Remember that you can apply GPOs on a "per site" basis also.

You talk of different physical locations... Will these be in different sites? (i.e. are they on different subnets? Do you have a DC on each remote location?)

Second - it is advisable to keep the directory as flat as possible. Remember that you only NEED to create more than one domain if you require a different password/security policy for different users.

Of course we are assuming that you will only need one tree in your forest! That is correct isn't it? :)

We do create OUs named after our geographic locations for USERS only. Our computer accounts exist in OUs that reflect the role they have. For example we have an OU for laptops, one for Service PCs, one for kiosk PC, one for general staff PCs etc.

I think you need to consider things in this order:
1. DNS namespace - get that sorted first!
2. Domain structure.
3. Site structure.
4. OU structure.

Give us a clue about your sites (physical locations), whether you are looking at multiple domains, a very brief organisational structure if possible.

Good luck! Spend the time carefully working through this, don't hesitate to ask questions! It'll look great on your CV!!
:)

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ad design

by sprinkl3s In reply to AD Design

there is already a domain in place here. i am just redoing the AD structure before we bring in the exchange server. with it being a hospital environment we like to have very granular control over things. the physical layout that i came up with works fairly well with our group policy design. as of right now only the main campus has servers, plan on having servers at each location in time. mainly to help free up the wan line. for the most part things are on the same subnet with the exception of the phones which and a few other medical equipment devices. we like to have control over things based upon where they are. and in our opinion the placement of where people and computers are added would be easier in a physical layout. this is because they will only be using machines in that area. and coming up with a logical structure has been very difficult.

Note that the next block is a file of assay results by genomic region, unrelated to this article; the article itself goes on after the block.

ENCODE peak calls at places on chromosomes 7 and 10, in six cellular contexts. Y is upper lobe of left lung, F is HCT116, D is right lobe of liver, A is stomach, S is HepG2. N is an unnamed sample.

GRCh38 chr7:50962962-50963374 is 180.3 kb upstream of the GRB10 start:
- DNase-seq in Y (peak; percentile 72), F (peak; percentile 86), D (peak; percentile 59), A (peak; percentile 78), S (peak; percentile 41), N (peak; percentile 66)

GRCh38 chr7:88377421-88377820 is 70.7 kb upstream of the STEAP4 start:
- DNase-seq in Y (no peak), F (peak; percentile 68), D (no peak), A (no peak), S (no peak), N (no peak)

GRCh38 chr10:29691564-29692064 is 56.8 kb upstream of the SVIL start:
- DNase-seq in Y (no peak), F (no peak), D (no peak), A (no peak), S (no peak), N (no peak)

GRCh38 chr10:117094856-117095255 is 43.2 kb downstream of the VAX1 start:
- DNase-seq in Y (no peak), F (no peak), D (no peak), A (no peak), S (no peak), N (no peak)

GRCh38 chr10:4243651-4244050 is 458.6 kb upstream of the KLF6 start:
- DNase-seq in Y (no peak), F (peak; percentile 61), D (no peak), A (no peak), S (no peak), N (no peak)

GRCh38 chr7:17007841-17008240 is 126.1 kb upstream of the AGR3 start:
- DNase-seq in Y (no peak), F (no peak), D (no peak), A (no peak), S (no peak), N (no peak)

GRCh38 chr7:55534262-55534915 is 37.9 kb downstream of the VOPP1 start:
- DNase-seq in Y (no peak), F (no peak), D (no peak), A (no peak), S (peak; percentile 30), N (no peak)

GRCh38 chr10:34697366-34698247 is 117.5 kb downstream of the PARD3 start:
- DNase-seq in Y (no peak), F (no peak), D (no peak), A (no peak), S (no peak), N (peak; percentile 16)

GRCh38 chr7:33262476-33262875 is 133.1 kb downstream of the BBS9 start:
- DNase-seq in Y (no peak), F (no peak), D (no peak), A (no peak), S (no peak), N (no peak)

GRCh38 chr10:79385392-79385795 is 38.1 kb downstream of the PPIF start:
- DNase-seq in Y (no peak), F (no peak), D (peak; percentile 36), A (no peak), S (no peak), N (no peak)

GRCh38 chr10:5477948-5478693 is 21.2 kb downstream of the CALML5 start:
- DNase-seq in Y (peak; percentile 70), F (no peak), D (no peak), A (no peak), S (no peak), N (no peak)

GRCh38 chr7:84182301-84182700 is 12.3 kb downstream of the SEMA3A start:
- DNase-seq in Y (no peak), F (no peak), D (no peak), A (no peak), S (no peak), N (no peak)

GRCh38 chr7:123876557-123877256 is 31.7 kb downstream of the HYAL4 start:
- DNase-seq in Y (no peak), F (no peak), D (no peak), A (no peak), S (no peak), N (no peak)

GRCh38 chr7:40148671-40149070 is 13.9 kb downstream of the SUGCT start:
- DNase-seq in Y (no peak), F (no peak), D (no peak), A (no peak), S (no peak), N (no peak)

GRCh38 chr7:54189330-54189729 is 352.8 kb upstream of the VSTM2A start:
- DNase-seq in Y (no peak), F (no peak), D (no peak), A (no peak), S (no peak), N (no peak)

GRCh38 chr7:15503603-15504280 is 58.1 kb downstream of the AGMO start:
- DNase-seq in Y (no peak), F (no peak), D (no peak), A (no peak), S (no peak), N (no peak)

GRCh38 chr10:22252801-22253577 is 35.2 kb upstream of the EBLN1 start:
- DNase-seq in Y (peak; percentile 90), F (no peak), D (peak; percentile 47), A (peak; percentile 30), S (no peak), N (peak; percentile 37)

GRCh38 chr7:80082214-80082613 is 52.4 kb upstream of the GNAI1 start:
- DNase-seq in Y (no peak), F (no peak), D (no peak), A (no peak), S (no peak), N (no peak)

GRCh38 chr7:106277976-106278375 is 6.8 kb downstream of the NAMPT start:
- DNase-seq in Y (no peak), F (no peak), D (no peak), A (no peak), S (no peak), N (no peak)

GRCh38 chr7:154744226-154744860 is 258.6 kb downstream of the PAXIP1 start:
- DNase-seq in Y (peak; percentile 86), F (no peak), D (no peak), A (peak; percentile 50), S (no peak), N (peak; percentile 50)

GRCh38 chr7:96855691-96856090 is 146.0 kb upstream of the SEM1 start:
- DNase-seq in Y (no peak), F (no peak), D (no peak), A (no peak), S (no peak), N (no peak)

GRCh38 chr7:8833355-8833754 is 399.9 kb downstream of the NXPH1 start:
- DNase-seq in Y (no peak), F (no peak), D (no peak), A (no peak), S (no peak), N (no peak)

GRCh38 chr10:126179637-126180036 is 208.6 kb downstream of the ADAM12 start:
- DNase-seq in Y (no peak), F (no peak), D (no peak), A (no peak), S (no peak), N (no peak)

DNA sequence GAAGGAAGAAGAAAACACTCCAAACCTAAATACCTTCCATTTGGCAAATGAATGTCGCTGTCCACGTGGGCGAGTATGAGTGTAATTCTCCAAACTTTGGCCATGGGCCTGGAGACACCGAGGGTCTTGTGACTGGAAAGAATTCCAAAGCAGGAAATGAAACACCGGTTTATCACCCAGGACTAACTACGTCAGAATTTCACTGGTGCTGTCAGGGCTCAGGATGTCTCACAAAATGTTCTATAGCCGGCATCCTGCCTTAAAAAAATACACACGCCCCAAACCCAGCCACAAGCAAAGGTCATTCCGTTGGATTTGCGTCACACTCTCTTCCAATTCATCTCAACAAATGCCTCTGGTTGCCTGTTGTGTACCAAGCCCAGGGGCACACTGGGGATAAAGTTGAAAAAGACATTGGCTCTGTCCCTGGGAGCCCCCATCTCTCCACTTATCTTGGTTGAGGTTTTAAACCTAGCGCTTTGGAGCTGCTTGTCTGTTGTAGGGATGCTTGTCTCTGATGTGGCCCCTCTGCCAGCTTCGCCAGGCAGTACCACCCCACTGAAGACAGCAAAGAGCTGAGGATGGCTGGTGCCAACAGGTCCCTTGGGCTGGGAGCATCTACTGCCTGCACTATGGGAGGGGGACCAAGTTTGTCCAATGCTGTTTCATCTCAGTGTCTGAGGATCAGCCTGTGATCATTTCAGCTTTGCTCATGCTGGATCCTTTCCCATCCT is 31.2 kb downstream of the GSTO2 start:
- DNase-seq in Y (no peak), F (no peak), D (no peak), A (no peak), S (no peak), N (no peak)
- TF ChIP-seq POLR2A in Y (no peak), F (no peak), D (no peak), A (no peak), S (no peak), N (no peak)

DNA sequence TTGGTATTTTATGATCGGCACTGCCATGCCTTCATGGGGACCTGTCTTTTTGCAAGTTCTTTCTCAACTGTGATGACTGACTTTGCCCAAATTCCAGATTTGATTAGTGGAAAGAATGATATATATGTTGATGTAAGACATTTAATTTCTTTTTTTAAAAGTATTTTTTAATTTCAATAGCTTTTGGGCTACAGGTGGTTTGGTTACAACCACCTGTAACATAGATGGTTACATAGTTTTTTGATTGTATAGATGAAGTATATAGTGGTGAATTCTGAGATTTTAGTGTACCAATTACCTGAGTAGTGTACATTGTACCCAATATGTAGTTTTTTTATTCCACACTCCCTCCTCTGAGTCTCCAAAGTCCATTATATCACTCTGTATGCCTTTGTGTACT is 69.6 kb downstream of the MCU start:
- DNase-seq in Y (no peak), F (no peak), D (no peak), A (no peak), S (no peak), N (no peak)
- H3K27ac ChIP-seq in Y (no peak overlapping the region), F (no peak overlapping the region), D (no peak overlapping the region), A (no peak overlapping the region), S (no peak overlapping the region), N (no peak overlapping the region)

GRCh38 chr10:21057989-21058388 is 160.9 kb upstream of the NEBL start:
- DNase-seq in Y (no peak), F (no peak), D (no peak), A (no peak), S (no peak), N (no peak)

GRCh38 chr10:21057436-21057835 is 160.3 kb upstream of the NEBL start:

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Simple is best

by d.g.bunting In reply to What makes a good ad stru ...

Sometimes defining the physical can lead to more problems and admin for yourself as departments grow. Its best not to break departments down into too many OUs as it becomes a nightmare creating users/computers in the correct OU. When designing the structure it is often best to try and reduce the number of physical departments into one OU,then use groups to allocate policy.

Its often worth considering what policys you plan to enforce before thinking about the OU structure.

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Define by GPOs

by nzimmerman67 In reply to What makes a good ad stru ...

Personally, i like to define my AD by how I want to implement Group Policies. For example, if I keep all my workstations in one OU and my Users in another, I can define machine policies and seperate user policies. By being more granular, I can put those workstations and users into additional sub-OUs based on who needs which policies. I can define top-level GPOs that impact all users, and create more specialized policies to apply to the sub-OUs.

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Same subnet

by chuckmba In reply to Define by GPOs

Earlier you stated "for the most part things are on the same subnet with the exception of the phones." Why are most things on the same subnet? Isn't that sucking up bandwidth? Different locations should be on different subnets and then these subnets broken down further for departments. This would free up the WAN line.